15 June 2008

Fixing Access at the Front Door

The post below is just an angry rant unless I follow it up this way...

How do you make your office, whatever your office is, accessible from the start? That is, how do you offer real access from the moment people walk in your door?

This will mostly be about access to information and communication - which is where my knowledge base is greatest, but...

Obviously physical accessibility is essential, and sensory accessibility is essential. Your car park needs to be properly designed so that spaces for those with mobility issues are located logically near the ramps which get those visitors into your building. The ramps must be in place, and the ramps must be better than any "legal minimum" if it is at all possible - especially if this ramp might sometimes have ice or snow on it. The ramps must have ridged markings at the curb (kerb) points for the canes or guide dogs of those with visual limitations. Signs must be clearly visible, indicating the way in. The doors must be electric, or at least very easy to open and constantly monitored for those who might need assistance (buy yourself a $50/£25/€30 USB camera linked to your receptionist's computer if need be).

And please, make sure the reception desk contains at least one significant area set at wheelchair height. At a university where I previously worked/attended, the disability services office featured a uniformly high reception desk which made it impossible to converse with anyone in a wheelchair. Like the experience I described in my last post, that said everything.

But all right... on to the discussion of ensuring information and communication access...

Let's start here: Picture Menus and Braille Menus. Is your office/reception area less accessible than the McDonald's down the road? Why would that be? Have picture menus and braille menus available, and by menus I mean directories, lists of names (faces on the picture menu) and common issues (say, a symbol representing homework in a school office). Back when I lived in New York my favourite Chinatown restaurant was a tiny noodle shop on Mott Street named "Gim Beck." Gim Beck had no English-speaking staff at all. I can neither speak nor read Chinese. But ordering was never a problem. The menu had pictures surrounded by words in both Chinese and English. We communicated largely by pointing. And service was as good as the food. That's a lesson I've never forgotten - the power of non-alphabetic and non-verbal language to allow communication across all sorts of barriers.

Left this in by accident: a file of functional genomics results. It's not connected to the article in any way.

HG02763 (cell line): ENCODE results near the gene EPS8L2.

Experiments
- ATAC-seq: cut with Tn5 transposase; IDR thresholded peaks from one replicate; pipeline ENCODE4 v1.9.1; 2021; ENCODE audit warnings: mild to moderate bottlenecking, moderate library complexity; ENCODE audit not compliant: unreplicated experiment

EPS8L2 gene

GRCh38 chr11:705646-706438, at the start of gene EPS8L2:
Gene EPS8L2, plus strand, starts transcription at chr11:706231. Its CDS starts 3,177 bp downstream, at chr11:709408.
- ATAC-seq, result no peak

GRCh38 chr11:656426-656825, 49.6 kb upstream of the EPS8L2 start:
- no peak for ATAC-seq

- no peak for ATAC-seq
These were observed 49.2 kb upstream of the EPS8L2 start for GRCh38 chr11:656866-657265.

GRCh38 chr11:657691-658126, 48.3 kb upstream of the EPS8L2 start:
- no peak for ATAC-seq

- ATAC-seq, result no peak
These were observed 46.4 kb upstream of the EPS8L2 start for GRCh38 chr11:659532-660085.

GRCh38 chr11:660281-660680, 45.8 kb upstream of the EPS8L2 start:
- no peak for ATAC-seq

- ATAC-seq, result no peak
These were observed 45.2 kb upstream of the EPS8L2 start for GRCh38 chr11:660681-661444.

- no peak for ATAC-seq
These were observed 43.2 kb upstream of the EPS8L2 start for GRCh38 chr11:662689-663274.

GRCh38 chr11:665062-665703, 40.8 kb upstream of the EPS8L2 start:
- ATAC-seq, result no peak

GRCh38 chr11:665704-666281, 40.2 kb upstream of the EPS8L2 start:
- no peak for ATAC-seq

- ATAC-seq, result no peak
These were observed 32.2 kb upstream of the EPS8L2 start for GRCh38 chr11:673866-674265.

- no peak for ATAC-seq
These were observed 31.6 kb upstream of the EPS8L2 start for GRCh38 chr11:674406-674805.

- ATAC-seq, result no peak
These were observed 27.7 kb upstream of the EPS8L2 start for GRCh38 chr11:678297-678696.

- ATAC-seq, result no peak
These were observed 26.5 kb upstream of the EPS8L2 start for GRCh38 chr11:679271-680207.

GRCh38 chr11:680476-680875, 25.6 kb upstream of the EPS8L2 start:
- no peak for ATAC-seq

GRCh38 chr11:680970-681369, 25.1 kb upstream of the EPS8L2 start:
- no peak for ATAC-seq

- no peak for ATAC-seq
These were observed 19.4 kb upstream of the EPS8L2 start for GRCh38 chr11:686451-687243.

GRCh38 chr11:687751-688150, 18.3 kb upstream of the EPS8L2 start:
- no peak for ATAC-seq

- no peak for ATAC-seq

Next... Make sure you have a publicized (on your web site) and posted (in the office) mobile phone number that people who are deaf, or people with verbal communication issues, can text-message. This can often be the most effective way to communicate. You could spend $1700/£875 /€1110 on a UbiDuo set up, but a simple mobile phone will accomplish the same thing and allow people who need this system to phone you from anywhere. The text-message has levelled the communications field for not just the deaf, but for those with dysgraphia, and, via tools like Jott.com and SpinVox, for those with limited dexterity. It is an essential communication technology in your office.

Now you need a publicly accessible computer. Yes, you need this. It need not be a great, hot-shot, brand-new machine, but you need to have one. Preferably a Windows PC (if you want to save money). You could either have a desktop on an adjustable height table or you could simply have a used laptop which can be moved to where the user needs it. But it needs to be equipped with (a) headphones, and (b) a mouse or trackball other than a touchpad if it is a laptop. It must also be set up with access software, starting with a desktop shortcut that allows the user to alter the Windows Accessibility Settings (you can set this so that altered settings expire in a certain amount of time or upon user log-out).